Bollywood PR guru Dale Bhagwagar rips through the TRP myth of Bigg Boss
Bollywood’s only PR guru Dale Bhagwagar is an authority on Bigg Boss, simply because he has handled PR for not one, two, or ten — but for a full 20 contestants who have been on the show since its inception. We ask the Bigg Boss PR specialist some tough questions.
Indian audience, specially the youth, is changing fast. People are largely watching shows and movies on OTT (Over The Top) platforms? Do you think this is the reason behind low TRPs (Total Rating Points) for Bigg Boss?
Dale Bhagwagar: My feeling is that Bigg Boss TRPs fluctuate for many reasons. The first among them is the show’s deviation from the core format. Please understand, Bigg Boss began as a hardcore reality show. Then over a period of time, probably to heighten the drama quotient, many tasks and entertainment props were introduced. That makes it look like any other game show now. The ‘reality’ element has gone down, and the viewer understands that.
There is no control on Twitter, just people playing with emotions and mostly wasting their energies and time. But for a manipulative PR like me, Twitter feels like my circus, with me as its ringmaster.
The other aspect is that Bigg Boss is not available on the most popular web platform YouTube. Then, some journalists say they do not receive the regular updates like daily synopsis and pictures. So they have to resort to lifting content. This may be hampering the hype.
All these and many more, could be the reasons ultimately responsible for the TRP fluctuations. But TRP is a game of numbers and Bigg Boss can play it better. Remember Bob Dylan’s song “The Times Are A Changin”? The world is changing fast and I feel BB needs to keep pace. I may be wrong, but this is what I have come to understand over a period of time.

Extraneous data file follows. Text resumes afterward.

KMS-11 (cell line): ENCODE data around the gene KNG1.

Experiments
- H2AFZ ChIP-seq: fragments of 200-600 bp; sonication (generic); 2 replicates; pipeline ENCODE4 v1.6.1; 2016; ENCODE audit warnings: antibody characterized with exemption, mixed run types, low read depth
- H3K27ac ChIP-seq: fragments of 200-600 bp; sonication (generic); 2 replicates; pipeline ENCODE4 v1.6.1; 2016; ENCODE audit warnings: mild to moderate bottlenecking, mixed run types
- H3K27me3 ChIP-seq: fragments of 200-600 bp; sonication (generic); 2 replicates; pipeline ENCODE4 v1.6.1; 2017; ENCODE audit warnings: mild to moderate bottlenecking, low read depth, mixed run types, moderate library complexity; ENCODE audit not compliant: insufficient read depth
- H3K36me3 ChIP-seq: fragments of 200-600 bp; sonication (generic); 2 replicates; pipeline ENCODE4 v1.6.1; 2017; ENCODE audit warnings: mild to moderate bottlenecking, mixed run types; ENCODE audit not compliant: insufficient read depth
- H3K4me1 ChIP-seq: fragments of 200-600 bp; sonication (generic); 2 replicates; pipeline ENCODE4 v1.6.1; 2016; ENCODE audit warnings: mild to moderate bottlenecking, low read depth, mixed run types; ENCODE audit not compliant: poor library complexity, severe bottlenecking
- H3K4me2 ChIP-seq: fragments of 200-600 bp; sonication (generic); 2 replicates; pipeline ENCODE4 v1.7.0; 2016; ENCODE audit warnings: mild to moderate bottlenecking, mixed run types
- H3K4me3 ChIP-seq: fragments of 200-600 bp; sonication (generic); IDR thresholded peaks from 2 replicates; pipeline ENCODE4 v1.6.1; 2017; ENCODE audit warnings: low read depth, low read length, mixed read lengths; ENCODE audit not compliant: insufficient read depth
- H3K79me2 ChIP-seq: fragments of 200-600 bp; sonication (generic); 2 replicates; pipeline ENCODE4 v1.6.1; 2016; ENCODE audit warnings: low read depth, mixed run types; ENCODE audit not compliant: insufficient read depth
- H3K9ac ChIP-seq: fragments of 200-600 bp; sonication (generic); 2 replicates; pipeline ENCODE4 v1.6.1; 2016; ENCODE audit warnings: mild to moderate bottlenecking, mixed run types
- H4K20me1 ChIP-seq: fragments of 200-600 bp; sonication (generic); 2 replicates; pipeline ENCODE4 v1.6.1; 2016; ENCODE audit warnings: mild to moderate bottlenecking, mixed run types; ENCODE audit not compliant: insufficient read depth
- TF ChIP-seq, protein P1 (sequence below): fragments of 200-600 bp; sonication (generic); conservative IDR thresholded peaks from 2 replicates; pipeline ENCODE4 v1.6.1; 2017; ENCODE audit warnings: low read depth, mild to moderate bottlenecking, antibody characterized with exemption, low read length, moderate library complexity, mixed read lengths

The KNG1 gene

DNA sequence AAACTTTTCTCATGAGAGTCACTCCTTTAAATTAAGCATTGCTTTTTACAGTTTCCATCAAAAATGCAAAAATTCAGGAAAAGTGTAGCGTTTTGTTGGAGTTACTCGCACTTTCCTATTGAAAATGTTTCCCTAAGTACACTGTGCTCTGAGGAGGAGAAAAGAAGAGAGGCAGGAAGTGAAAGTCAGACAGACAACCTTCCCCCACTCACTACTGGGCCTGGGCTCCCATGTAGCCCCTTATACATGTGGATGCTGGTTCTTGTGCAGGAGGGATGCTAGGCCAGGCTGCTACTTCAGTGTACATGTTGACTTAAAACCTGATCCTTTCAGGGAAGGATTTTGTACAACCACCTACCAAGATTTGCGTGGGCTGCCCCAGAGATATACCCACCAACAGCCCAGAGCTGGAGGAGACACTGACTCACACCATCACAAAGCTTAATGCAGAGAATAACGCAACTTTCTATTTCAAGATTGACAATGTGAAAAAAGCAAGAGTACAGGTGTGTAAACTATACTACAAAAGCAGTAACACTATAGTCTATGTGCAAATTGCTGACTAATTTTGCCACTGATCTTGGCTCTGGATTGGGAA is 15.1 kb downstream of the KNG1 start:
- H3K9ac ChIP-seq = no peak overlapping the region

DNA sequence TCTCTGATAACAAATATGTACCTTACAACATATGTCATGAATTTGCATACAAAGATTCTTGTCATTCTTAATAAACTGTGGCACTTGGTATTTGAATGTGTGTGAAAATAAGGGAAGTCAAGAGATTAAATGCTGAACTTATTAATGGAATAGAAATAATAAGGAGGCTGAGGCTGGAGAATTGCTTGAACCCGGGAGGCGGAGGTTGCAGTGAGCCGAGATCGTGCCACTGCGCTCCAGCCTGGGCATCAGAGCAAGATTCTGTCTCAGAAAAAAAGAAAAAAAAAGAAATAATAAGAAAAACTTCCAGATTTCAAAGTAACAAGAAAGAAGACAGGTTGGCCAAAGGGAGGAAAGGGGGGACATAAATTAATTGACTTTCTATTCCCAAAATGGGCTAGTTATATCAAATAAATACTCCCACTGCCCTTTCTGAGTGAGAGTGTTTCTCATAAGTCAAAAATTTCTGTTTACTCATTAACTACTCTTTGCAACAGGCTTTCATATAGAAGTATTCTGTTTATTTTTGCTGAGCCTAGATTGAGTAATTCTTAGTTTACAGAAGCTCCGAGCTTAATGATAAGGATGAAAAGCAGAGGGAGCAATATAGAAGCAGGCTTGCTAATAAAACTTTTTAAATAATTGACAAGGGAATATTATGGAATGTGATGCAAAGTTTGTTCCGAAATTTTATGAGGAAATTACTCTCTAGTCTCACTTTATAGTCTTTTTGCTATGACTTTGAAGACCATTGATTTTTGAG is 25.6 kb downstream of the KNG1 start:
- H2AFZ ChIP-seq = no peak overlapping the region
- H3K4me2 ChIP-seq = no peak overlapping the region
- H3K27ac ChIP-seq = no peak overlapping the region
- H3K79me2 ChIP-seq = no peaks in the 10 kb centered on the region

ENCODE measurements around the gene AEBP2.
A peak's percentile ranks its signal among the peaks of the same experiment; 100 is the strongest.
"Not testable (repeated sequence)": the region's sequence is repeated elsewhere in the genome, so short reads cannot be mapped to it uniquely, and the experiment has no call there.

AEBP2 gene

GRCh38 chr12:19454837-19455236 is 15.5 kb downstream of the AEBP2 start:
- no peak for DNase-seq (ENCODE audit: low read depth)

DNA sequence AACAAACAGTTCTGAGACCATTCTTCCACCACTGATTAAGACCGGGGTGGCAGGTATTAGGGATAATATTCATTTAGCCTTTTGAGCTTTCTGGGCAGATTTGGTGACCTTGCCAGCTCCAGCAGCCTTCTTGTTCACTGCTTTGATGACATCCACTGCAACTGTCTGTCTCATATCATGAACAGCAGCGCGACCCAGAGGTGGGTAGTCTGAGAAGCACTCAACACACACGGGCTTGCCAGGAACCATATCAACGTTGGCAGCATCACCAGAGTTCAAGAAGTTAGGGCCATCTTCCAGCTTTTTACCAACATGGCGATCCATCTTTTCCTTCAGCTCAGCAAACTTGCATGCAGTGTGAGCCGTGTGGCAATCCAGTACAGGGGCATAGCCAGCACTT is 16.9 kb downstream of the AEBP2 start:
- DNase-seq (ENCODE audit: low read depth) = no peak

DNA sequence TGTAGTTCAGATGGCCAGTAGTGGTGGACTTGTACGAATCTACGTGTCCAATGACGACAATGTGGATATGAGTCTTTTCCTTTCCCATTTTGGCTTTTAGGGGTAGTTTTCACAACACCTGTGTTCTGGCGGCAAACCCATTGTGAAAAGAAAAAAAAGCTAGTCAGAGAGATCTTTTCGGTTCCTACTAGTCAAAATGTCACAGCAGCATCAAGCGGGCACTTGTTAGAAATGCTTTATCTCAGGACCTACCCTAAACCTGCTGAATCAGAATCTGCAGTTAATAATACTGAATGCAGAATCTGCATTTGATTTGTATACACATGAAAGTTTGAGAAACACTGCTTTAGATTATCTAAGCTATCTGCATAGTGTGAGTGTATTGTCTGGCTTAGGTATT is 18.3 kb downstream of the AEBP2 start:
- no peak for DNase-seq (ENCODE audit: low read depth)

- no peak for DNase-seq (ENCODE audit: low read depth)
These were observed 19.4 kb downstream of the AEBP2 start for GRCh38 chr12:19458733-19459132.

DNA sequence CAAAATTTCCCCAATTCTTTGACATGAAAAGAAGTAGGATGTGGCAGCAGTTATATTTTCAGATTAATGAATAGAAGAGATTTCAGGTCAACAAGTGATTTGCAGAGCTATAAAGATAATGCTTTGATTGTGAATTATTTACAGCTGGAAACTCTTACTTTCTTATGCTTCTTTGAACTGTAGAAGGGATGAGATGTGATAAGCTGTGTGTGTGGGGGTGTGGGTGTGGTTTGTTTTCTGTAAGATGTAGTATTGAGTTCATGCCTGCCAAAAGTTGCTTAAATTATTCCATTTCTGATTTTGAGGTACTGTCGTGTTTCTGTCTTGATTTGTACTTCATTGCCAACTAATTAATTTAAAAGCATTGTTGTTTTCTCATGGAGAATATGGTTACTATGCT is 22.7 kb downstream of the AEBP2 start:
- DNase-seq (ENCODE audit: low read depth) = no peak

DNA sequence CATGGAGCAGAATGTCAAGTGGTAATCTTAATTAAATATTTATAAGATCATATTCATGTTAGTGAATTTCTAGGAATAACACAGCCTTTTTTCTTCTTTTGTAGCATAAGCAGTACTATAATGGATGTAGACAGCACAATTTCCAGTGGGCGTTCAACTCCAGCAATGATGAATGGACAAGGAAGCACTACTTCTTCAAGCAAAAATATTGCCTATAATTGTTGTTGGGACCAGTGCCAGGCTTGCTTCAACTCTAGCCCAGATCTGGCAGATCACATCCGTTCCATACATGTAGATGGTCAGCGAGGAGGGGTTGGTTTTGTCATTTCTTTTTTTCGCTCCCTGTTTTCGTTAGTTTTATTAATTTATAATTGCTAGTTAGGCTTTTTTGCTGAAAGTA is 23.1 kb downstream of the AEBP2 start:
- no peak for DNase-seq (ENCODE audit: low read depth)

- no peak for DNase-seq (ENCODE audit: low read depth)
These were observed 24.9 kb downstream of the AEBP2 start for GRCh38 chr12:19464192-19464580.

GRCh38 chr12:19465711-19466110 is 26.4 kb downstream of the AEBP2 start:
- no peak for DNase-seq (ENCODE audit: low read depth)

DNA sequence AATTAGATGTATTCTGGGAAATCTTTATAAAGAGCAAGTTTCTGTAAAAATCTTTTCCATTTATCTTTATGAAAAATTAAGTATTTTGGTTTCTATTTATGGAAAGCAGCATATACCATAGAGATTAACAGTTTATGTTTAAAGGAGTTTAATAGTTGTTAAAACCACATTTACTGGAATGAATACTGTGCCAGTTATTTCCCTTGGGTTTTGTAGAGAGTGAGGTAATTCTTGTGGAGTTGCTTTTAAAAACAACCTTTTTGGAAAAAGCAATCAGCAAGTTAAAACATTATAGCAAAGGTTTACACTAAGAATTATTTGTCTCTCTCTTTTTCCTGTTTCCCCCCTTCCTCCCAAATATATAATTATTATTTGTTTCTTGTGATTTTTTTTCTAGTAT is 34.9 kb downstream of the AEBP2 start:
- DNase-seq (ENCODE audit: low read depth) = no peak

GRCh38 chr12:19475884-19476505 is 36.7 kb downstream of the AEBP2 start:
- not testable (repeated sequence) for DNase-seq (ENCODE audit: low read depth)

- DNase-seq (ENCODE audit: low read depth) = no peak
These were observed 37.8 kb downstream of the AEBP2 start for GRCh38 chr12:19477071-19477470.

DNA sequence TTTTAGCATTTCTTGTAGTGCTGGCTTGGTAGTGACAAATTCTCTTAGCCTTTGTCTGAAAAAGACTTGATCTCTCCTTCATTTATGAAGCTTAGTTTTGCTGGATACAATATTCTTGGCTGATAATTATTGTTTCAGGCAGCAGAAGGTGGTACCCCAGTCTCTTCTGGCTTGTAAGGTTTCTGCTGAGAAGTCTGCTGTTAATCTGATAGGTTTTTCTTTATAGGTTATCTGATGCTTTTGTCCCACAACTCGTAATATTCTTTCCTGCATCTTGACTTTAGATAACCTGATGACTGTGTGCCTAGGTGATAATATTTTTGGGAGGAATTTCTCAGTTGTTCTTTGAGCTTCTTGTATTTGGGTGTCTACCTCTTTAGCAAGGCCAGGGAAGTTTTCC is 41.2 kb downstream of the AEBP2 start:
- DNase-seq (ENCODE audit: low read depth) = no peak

Most of the top contenders and past Bigg Boss winners are out of the entertainment industry by now. No one talks about them. Why do they fade away?
Dale Bhagwagar: That’s a good question and many have tried to answer it before, but missed the mark. I believe that the biggest reason is that most of the Bigg Boss participants do not understand PR.
So they either go into the show without hiring a publicist, or think they can rely on their Twitter fans to do the job. Both methods are PR disasters. One needs a professional to spin and maneuver through the ups and downs that Bigg Boss Housemates face almost on a daily basis inside the show.
A solid crisis management exercise in mainstream media, coupled with hype, can help contestants sail through with ease. My Bigg Boss PR clients including Aarya Babbar, Aman Verma, Amar Upadhyay, Kashmera Shah, Mandana Karimi, Pooja Misrra, Rahul Mahajan, Rakhi Sawant, Sambhavna Seth and Sonali Raut have all benefitted with a strong PR presence. But then, many BB contestants completely fail to understand the need for PR. Some even become arrogant by the time they come out of the show.
Many BB contestants face depression. Some come out of it. Others destroy their careers due to it. It's sad. But it's the ugly truth.
They think that by being on national television for three months and sharing screen space with megastar host Salman Khan has made them a star. So they start behaving like one. Then they don’t get work and the media hype starts dying after the show ends. In a few months they are back to square one and start fading into oblivion.
That is the time they think of being proactive and about hiring a good PR to publicize themselves. But by then, it’s too late. No media is interested to speak about them. Many BB contestants face depression in this phase. Some come out of it. Others destroy their careers due to it. It’s sad. But it’s the ugly truth.